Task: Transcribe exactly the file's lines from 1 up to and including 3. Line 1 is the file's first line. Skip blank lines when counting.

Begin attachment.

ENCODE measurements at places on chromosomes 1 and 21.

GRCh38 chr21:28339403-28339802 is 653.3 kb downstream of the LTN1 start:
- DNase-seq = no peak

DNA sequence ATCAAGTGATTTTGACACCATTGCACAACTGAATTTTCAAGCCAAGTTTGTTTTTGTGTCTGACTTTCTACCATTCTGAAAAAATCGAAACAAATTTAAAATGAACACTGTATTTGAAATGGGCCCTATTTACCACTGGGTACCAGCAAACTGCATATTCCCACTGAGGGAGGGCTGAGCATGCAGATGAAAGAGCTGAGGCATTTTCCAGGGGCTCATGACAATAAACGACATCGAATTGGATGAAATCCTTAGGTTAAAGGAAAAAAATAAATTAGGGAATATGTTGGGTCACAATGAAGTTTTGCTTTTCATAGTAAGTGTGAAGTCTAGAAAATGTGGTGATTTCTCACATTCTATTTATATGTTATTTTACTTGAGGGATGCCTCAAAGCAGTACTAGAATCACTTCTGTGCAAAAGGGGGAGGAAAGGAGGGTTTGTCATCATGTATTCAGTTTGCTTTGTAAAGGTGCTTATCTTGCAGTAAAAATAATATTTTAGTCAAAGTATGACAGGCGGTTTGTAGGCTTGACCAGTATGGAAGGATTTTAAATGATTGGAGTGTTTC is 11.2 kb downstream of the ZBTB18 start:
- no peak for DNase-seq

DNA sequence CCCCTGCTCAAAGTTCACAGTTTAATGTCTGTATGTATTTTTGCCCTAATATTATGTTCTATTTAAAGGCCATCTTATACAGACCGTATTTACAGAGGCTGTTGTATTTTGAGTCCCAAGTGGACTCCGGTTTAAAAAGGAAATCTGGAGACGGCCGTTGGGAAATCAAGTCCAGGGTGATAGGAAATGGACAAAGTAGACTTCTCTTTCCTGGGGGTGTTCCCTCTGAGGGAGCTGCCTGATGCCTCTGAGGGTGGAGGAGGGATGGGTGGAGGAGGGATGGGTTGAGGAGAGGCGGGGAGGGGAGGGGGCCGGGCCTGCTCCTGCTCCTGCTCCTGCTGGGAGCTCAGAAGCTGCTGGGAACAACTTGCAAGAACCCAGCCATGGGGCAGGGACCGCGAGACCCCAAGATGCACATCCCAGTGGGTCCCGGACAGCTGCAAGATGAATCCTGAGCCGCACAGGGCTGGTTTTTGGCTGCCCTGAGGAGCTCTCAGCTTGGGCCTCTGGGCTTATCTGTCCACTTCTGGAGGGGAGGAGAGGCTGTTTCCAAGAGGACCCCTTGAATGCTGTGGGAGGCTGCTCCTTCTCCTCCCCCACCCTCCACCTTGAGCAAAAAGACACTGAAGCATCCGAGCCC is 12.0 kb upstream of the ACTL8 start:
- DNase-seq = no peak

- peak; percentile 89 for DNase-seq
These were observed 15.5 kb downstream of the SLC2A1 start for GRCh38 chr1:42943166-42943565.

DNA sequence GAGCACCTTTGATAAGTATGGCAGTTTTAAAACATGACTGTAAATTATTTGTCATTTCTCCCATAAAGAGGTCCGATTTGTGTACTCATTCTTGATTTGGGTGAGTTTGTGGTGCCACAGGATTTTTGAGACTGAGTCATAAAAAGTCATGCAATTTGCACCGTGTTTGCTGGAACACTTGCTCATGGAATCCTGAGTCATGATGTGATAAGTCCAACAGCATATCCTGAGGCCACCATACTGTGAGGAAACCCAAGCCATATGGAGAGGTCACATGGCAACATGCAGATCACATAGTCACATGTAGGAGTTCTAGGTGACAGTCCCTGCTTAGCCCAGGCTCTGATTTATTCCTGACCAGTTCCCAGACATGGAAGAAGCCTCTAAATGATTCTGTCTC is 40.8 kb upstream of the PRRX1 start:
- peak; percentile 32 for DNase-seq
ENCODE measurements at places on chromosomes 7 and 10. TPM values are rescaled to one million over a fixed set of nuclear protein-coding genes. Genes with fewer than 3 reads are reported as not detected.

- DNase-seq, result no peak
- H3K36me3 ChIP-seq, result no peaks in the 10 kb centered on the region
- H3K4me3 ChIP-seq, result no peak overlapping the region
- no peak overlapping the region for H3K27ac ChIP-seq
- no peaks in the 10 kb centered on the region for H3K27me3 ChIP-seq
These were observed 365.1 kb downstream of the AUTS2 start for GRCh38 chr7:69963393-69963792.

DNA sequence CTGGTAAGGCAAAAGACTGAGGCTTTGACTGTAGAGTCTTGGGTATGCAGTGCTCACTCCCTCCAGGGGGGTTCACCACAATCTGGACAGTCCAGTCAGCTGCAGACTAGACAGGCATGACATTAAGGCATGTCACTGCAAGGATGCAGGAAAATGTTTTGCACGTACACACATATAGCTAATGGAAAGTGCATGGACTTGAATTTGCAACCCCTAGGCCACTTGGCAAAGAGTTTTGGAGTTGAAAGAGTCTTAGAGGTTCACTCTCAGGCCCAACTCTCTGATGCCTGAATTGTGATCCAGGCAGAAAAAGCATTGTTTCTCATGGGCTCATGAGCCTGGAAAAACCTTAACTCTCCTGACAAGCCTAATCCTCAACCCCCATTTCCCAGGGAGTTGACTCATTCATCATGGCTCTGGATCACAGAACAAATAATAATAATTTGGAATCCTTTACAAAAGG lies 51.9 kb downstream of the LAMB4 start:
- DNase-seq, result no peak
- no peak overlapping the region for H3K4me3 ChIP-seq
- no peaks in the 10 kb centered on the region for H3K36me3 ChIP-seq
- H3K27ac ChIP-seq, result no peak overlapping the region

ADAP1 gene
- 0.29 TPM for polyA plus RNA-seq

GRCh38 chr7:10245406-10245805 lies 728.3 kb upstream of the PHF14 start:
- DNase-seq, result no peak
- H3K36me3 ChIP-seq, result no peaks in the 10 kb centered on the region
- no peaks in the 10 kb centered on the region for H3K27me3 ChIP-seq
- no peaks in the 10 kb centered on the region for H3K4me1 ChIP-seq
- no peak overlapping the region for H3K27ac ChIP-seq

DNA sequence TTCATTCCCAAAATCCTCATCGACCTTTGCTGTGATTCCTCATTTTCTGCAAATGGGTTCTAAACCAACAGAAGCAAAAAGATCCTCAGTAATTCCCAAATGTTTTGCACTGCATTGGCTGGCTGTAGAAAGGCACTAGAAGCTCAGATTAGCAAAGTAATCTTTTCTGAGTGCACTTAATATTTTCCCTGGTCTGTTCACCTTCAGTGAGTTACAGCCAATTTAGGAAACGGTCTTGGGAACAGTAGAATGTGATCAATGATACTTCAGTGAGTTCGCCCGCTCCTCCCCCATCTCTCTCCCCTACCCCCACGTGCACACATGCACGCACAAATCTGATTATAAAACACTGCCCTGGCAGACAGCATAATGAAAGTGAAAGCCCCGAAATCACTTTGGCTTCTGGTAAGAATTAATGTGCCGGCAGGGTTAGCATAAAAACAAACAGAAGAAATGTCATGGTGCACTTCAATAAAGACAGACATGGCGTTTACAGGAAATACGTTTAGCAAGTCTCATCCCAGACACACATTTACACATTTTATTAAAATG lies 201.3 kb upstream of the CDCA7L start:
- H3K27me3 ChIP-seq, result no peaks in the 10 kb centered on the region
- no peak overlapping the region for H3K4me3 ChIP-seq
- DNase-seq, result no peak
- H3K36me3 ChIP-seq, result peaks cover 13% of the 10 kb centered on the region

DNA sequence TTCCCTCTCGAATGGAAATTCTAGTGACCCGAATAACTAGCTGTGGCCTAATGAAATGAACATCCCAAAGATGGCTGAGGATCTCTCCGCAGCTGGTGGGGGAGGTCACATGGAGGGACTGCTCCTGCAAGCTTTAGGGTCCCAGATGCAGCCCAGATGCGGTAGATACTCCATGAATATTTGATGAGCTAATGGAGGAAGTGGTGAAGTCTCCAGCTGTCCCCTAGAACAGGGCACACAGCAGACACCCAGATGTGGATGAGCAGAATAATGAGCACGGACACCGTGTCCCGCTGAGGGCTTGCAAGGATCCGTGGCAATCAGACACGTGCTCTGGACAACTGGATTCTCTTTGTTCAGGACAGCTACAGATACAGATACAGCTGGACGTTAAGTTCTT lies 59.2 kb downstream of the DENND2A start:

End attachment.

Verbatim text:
ENCODE measurements at places on chromosomes 1 and 21.

GRCh38 chr21:28339403-28339802 is 653.3 kb downstream of the LTN1 start:
- DNase-seq = no peak